Clark unveils early education bill combating trauma in young children 

Medford, MA -- Today, at a statewide summit of early education providers, Congresswoman Katherine Clark unveiled the Caring Start Act of 2015. Clark’s bill is aimed at helping children from birth to age 5 who experience higher barriers to learning due to chronic stress or trauma outside of school. Leading child care advocates assert that neglect, hunger, abuse, and other forms of trauma present significant challenges to learning and social-emotional development. Skills developed at this stage are foundational to language and reading - the key indicators for academic and economic success later in life. The Caring Start Act helps children who have experienced trauma achieve their potential by providing teachers with training and technical assistance on latest available trauma-informed care approaches.

“Kids are born ready to learn, and it’s up to us to make sure all children can meet their full potential,” said Clark. “When kids are hungry, neglected, or suffer abuse, it can be difficult for them to learn. The Caring Start Act modernizes early learning techniques by giving teachers the tools and assistance they need to address trauma. It ensures that every child, regardless of their circumstance, will have a caring and supportive early education environment.”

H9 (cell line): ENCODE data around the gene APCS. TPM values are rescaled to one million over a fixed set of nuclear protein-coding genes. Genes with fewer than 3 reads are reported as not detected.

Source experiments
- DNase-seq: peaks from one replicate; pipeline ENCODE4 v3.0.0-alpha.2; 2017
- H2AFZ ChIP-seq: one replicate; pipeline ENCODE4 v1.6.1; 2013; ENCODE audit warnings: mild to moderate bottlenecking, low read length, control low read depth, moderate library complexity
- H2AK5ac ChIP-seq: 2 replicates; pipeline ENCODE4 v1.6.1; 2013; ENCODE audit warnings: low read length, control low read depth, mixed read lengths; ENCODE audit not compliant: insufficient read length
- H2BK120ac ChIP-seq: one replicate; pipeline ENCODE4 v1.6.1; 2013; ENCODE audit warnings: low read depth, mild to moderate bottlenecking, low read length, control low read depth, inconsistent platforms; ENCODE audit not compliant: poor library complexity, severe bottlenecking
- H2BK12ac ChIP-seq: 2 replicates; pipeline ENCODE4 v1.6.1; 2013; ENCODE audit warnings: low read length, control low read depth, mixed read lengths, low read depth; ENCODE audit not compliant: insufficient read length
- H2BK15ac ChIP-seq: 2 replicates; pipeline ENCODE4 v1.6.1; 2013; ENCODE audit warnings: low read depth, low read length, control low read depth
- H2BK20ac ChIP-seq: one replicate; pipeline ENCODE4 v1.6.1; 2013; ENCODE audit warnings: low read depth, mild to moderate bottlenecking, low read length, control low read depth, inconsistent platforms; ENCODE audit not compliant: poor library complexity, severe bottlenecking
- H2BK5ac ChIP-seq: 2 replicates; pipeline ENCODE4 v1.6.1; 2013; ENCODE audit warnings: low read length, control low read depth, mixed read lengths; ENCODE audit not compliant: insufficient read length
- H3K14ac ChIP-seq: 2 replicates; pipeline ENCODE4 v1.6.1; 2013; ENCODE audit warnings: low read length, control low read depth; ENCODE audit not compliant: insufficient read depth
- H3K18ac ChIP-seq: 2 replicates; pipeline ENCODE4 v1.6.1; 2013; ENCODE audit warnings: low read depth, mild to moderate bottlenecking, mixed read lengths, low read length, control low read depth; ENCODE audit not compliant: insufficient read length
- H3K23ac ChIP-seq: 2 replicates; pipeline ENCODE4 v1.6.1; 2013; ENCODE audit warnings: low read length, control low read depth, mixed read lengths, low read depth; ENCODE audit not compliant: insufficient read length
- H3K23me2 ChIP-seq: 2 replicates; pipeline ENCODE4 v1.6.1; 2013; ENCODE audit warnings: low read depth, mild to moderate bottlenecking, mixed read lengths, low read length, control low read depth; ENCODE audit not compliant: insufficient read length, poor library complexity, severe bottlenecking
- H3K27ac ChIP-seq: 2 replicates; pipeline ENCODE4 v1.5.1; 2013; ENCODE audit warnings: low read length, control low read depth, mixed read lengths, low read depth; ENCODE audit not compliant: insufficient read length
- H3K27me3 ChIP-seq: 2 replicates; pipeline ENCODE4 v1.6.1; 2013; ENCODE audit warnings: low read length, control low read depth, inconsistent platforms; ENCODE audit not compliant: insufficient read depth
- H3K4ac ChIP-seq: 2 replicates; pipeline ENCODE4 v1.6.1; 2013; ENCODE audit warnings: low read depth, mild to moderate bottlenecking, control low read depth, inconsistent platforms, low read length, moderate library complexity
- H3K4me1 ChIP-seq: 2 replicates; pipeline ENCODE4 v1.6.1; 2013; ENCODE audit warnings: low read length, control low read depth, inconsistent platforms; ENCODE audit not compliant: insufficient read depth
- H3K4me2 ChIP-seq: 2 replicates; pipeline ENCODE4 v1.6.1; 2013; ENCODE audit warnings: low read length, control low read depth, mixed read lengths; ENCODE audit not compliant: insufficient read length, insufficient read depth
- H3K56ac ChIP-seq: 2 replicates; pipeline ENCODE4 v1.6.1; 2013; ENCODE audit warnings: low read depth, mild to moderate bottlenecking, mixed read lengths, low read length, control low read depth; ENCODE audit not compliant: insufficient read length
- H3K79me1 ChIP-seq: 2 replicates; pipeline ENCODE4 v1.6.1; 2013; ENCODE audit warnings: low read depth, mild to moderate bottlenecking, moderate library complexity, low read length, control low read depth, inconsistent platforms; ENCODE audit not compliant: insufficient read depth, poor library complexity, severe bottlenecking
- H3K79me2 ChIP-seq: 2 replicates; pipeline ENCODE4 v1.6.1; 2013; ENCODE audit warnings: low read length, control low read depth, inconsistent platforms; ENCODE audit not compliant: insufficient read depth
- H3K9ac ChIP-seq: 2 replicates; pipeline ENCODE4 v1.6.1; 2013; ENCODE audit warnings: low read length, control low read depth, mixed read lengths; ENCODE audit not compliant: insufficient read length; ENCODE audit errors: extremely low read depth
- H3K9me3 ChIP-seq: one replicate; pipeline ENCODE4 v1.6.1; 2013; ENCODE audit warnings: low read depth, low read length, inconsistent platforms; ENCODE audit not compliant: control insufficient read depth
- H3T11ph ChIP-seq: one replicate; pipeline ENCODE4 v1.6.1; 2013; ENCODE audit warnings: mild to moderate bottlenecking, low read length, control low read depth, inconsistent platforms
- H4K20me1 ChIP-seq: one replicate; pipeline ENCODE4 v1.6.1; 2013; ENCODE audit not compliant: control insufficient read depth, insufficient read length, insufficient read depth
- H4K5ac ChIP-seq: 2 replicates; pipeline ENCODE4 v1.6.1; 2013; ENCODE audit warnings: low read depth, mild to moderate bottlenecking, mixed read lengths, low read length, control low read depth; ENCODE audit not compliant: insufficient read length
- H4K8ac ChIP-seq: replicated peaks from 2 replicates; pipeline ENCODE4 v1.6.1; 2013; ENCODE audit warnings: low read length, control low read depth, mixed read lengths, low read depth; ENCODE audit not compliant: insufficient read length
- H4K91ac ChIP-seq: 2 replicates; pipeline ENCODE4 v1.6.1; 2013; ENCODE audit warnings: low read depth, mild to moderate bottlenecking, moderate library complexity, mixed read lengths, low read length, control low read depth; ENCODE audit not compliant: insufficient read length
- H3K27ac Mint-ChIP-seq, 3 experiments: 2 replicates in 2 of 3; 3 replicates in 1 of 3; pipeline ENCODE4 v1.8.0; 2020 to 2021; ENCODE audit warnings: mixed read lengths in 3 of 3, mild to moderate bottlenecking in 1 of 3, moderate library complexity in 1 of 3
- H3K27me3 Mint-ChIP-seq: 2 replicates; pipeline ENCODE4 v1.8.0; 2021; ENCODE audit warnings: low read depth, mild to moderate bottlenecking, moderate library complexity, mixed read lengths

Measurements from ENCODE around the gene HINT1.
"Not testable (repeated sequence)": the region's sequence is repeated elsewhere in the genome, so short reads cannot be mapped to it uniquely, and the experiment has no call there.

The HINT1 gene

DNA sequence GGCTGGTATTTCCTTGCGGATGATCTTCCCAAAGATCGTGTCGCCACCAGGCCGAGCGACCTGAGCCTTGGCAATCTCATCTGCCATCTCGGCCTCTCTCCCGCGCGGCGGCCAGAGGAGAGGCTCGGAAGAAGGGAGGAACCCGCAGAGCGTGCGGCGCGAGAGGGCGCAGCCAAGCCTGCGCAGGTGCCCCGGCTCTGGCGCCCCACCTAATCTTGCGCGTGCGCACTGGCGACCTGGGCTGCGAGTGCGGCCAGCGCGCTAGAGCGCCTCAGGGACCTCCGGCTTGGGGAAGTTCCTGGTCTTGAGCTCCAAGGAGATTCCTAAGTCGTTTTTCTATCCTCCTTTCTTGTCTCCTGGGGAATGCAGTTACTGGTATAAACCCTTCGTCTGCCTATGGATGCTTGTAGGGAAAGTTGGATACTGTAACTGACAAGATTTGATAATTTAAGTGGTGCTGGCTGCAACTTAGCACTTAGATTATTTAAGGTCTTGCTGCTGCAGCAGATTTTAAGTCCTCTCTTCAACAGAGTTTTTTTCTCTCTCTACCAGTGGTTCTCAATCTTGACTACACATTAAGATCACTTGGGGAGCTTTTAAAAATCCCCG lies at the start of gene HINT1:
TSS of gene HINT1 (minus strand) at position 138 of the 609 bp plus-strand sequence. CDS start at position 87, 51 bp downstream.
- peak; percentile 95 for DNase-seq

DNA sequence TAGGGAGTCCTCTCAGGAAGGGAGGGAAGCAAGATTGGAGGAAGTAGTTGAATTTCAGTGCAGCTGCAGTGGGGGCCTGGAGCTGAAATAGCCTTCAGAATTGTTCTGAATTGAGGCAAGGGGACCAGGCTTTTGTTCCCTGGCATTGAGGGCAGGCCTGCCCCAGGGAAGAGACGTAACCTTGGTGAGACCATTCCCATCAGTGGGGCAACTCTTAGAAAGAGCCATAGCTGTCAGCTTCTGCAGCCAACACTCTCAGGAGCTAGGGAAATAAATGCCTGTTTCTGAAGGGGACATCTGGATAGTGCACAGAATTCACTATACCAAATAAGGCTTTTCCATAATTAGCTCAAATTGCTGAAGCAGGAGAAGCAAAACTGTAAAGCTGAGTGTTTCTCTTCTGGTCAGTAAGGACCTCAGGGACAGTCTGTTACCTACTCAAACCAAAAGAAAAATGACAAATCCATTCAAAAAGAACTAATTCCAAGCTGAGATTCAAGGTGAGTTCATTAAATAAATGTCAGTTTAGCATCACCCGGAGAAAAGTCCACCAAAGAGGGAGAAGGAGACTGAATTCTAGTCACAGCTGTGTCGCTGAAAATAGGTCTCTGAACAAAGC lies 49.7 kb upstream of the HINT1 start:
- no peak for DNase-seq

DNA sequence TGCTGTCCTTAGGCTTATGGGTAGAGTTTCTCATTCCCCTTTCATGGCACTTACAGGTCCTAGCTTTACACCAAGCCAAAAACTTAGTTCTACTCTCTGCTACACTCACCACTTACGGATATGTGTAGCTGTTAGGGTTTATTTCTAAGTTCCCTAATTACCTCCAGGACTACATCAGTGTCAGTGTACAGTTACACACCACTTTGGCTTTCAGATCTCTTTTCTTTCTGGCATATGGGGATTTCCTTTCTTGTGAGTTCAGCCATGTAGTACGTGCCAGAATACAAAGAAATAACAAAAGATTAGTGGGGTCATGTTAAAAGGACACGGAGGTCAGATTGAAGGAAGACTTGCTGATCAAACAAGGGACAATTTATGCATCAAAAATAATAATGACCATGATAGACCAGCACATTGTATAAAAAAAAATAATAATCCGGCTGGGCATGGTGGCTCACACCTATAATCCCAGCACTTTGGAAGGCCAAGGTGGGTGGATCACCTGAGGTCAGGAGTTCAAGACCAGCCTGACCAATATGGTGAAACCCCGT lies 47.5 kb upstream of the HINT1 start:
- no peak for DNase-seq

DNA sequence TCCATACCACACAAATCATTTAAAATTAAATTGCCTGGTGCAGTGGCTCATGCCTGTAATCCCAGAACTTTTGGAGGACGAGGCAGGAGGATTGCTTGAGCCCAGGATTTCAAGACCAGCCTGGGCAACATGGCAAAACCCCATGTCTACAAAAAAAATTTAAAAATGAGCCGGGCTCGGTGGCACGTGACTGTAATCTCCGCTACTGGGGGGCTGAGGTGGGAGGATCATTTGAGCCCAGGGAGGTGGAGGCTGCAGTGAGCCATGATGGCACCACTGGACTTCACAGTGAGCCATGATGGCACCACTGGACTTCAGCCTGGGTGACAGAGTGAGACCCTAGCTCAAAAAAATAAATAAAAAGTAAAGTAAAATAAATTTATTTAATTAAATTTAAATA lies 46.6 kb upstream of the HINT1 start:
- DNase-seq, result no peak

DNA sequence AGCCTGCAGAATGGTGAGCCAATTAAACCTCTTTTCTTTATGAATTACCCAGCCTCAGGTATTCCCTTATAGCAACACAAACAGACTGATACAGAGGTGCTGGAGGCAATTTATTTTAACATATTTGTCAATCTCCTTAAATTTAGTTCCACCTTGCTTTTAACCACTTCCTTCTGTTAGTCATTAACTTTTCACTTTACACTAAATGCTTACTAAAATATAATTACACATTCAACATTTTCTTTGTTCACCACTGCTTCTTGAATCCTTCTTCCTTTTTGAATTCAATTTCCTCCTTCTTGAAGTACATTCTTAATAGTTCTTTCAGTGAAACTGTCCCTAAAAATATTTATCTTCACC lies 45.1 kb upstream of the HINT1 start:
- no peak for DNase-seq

Over the past decade, new evidence-based approaches and models, as well as an increased focus on trauma and toxic stress, have produced positive results for children in 26 states and territories including Massachusetts. The Caring Start Act builds upon this success, by updating the Head Start Act to promote emphasis on early intervention and compassionate care over exclusionary discipline.